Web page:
Headline, April01, 2014



"'Are you a geek?"'  Philip Petersen  -the 32-year-old Dane smiles and then gestures to the:

Rows of hunched figures behind him, peering in to their computer screens,  their fingers all  a-whir.

"Everywhere I've ever worked,"  says Petersen, "I've been a geek. But these guys are super-geeks. For us computer types, being called a geek is a badge of honour. And here, I don't make the grade."

[In 2007],  Petersen is standing in the trendy Convent Garden offices of a company called Joost.  Just as  YouTube  burst into our lives some years ago, so Joost  -pronounced   "juiced"  -was considered and positioned to become the next big Internet buzz?!

"What we've developed," says Petersen,  "is fully encrypted, IP-based, P2PTV delivery system." He takes a deep breath and spells it out in plain-speak:

Basically, he explains, Joost turns your PC into  broadcast-quality, on demand TV. It combines sharp, full-screen images, full length programmes and easy channel-flipping with the interactivity of the web.

The software is free and works on any decent computer with a broadband link. The programmes are free, too, as the whole shebang is funded by adverts.

"We've worked hard on the technology," says Petersen, Joost's  -then Head of the content development. Certainly, the pictures on a huge-flat screen computer in front of me looks like TV. And when you switch channels, the image-change is instant.

This  "signal"  quality is the work of those  Joost geeks.

Almost all  online video is downloaded or  streamed from a central bank of servers. That means the more popular a programme is, the slower it is to access   -as countless others are doing the same thing.

The  "breakthrough"  is  that Joost uses  P2P  peer-to-peer technology.

Everything you see on your screen is made up of chunks of  data initially stored on other users. Incredibly, the software draws fragments of programme you want from lots of different sources, then assembles them as you watch.

So that means that once  Joost  has sent a programme out,  the more popular it becomes, the easier it is to access it as it's sitting on more machines.

The fact is that  P2P  technology isn't strictly new. Joost's founders  -Scandinavian whizz kids  Niklas Zennstrom and Janis Fris  -have used it before:

Most famously when they launched  Skype  in  2003 .

Revolutionary in its own right,  Skype  harnessed  P2P  to enable cheap, International Phone calls over the net.

Joost is the  TV version of Skype, allowing  the same cost-effective, high-quality content distribution, but with pictures as well as sound.

In other words,  software that uses the spare capacity of other people's computers to beam  TV  around the world,  practically for free,  while charging advertisers an arm and a leg.

Potentially its a money making machine.

Joost  -used to  boast  around  200 channels   -having signed deals with big production houses such as Time Warner, Endemol and Viacom:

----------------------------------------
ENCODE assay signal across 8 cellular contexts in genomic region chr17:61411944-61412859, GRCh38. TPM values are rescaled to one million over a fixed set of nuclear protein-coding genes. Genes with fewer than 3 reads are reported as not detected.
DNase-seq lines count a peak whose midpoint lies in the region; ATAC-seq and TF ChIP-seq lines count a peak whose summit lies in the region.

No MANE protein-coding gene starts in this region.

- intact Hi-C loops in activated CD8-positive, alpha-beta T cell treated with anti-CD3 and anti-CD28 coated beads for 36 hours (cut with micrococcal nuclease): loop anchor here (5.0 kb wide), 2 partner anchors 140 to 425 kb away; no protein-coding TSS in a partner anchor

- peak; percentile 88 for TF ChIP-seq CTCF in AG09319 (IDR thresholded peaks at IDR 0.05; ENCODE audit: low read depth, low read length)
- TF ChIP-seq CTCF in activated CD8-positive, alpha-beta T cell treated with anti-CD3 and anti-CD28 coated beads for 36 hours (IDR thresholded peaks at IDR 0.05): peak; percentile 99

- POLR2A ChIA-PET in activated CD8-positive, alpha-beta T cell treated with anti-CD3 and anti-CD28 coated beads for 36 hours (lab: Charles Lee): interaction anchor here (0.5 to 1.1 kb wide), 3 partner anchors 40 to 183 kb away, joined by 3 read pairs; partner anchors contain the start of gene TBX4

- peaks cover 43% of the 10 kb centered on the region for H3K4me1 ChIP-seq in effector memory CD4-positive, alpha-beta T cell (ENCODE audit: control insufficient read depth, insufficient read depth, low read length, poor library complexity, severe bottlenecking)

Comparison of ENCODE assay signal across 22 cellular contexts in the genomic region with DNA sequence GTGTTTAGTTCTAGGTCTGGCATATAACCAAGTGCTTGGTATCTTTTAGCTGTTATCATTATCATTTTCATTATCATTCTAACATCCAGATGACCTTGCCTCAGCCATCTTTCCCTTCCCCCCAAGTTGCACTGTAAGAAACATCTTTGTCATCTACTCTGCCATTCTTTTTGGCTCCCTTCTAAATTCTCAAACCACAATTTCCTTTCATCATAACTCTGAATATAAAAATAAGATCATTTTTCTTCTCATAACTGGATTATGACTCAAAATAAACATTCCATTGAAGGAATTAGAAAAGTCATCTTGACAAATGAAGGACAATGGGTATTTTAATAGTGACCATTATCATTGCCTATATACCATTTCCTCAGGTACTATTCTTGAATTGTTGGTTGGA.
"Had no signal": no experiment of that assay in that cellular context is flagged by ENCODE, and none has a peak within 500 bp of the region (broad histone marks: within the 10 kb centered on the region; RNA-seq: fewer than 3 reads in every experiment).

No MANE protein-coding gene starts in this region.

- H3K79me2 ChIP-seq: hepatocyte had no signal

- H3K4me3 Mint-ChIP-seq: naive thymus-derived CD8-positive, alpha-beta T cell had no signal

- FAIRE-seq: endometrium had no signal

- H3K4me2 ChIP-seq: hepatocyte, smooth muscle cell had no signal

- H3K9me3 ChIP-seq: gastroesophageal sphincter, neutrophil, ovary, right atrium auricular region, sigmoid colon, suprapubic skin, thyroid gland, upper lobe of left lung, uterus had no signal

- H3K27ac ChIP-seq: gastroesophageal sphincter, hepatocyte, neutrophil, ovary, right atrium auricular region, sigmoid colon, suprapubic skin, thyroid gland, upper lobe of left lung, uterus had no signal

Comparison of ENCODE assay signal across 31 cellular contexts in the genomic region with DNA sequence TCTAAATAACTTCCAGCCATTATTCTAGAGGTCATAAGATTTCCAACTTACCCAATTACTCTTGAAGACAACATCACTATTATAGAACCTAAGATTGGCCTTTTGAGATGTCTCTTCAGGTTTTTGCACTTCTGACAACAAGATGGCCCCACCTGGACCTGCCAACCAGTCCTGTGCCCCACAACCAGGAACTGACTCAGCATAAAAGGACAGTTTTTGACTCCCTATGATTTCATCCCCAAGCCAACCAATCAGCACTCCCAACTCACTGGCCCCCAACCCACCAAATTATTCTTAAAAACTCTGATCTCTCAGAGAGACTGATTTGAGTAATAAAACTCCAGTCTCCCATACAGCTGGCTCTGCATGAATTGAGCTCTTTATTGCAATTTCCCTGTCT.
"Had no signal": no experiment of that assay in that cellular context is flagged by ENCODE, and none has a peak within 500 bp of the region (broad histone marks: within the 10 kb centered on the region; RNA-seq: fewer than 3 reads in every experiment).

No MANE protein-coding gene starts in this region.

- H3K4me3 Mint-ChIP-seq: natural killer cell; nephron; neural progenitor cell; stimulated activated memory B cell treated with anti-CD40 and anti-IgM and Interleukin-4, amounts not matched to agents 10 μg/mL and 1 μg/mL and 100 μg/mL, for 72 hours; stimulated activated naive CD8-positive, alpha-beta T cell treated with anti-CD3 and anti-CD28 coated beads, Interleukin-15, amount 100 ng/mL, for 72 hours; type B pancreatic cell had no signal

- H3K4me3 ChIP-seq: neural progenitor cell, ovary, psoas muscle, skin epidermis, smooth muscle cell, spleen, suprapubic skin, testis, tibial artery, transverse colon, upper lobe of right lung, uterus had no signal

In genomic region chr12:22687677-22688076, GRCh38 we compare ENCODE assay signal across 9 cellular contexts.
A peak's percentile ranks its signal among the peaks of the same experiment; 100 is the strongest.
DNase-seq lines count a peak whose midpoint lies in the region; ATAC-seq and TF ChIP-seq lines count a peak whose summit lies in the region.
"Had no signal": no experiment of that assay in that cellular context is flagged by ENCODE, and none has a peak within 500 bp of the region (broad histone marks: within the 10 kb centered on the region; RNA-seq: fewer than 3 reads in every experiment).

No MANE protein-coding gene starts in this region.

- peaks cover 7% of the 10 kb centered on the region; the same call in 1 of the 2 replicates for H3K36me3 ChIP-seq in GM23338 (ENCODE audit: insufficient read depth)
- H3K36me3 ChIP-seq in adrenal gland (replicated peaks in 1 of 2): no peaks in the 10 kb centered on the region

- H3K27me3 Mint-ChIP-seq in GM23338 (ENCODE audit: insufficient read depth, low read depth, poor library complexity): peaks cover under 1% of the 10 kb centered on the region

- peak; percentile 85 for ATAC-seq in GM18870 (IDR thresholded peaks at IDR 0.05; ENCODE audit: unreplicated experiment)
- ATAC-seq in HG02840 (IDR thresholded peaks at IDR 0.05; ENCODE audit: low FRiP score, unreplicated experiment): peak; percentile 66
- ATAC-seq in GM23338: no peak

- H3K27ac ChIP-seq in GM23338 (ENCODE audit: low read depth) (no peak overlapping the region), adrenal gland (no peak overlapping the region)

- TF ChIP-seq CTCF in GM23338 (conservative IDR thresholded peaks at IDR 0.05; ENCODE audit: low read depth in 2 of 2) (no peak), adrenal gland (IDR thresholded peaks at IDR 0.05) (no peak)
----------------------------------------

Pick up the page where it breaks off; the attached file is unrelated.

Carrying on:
Including Paramount and MTV. The content was to vary from the familiar : CBS, National Geographic,  to the esoteric  PokerHeaven  and (Ahem) Sports illustrated SwimSuit On Demand).

For the advertisers,  Joost  tracks what we watch, then uses that to decide which adverts  we see.

By targeting ads in this way, and you can't spool through them, Petersen and friends hope to make serious money even with the relatively low-ad-count. The current ratio {2007},  he says, is three to five minutes per hour(less than commercial TV).

And the progamme-makers negotiate with  Joost  for a share of that advertising revenue. Joost is betting its full-screen images and  P2P  driven delivery speed will ensure its system form the basis of global internet TV?

As I say goodbye to Petersen, it strikes me this bunch of awkward-looking geeks could revolutionise TV. The company knew and thinks that, however snazzy the technology:

Viewers will only watch on-demand  TV  if there's something decent to watch. Joost's list of signed-up content providers was impressive. And given that programmes cost almost nothing to  "publish" and airtime is effectively infinite:

This software could provide a haven for highbrow, independent, rich programming too. And then these days, high-fibre documentaries struggle to get on conventional TV. If such programmes can find an audience on Joost, they are more likely to be made.

So  Joost  may be good news for audience, independent TV producers and mainstream programme makers who can a grab a slice of the action.

For now, we still spend a lot more of our  "media time:  watching TV than we do on the net. But is that about to change?!

And when and if it does  -these damn geeks shall inherit the earth. For sure!

With respectful dedication to the Students, Professors and Teachers of the World. See Ya all on !WOW!  -the World Students Society Computers-Internet-Wireless:

"' Your New Online Honour "'

Good Night & God Bless!

SAM Daily Times - the Voice of the Voiceless


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